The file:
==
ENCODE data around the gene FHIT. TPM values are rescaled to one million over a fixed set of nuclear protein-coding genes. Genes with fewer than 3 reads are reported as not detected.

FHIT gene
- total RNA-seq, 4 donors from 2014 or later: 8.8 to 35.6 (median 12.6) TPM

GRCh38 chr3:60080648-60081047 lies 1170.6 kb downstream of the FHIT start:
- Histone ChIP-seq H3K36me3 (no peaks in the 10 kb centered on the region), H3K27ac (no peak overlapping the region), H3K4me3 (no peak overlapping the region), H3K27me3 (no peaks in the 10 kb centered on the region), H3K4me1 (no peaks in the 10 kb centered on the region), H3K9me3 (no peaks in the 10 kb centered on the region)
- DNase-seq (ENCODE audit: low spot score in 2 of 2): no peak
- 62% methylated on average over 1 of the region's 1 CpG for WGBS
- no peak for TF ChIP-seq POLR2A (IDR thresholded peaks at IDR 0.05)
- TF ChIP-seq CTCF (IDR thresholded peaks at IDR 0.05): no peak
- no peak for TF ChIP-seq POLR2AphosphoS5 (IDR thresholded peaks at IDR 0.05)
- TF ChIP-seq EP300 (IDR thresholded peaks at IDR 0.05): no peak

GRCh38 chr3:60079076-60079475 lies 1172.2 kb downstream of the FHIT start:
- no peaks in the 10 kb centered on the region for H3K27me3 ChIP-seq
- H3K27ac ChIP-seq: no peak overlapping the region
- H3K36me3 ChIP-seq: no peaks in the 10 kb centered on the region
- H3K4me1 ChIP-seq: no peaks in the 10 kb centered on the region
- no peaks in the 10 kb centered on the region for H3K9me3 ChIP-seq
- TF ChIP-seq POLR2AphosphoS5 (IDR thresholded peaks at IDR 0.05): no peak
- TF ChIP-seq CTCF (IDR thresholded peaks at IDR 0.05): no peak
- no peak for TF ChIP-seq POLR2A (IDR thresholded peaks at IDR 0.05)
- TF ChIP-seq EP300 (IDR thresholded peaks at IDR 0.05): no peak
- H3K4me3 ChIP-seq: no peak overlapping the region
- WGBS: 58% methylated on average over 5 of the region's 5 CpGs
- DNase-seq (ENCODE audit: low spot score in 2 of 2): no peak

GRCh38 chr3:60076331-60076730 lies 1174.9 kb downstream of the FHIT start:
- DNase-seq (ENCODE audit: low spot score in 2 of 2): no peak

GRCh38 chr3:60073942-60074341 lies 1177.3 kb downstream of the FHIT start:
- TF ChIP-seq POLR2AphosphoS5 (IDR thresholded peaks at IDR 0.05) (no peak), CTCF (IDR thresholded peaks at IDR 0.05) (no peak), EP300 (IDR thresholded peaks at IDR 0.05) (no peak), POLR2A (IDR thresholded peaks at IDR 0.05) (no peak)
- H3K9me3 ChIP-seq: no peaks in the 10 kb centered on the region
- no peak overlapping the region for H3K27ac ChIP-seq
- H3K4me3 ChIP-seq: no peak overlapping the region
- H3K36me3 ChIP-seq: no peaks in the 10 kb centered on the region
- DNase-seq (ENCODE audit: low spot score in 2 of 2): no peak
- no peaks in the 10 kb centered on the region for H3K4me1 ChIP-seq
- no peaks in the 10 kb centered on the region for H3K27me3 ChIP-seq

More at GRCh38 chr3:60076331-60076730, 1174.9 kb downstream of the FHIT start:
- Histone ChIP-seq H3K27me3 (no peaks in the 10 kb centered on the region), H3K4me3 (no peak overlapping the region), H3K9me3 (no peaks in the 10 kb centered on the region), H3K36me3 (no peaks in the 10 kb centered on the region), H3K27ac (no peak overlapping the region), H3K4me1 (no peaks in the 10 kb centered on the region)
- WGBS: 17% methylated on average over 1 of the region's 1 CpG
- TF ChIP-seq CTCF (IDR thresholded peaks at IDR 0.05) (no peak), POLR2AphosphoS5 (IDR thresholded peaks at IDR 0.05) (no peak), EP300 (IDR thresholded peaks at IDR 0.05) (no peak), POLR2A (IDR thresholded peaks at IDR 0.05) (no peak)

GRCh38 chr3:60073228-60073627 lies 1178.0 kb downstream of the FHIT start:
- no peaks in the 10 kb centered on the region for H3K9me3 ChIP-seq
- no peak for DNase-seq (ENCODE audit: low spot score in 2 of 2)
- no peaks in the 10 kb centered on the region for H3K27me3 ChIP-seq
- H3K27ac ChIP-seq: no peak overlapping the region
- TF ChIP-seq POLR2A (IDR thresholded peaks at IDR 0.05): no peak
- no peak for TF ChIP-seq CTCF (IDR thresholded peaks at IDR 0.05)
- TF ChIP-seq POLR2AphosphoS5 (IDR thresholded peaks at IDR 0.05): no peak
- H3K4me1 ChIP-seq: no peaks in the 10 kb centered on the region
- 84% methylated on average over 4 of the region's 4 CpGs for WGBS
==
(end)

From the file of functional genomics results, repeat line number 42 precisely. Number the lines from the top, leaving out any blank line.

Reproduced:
- no peak for DNase-seq (ENCODE audit: low spot score in 2 of 2)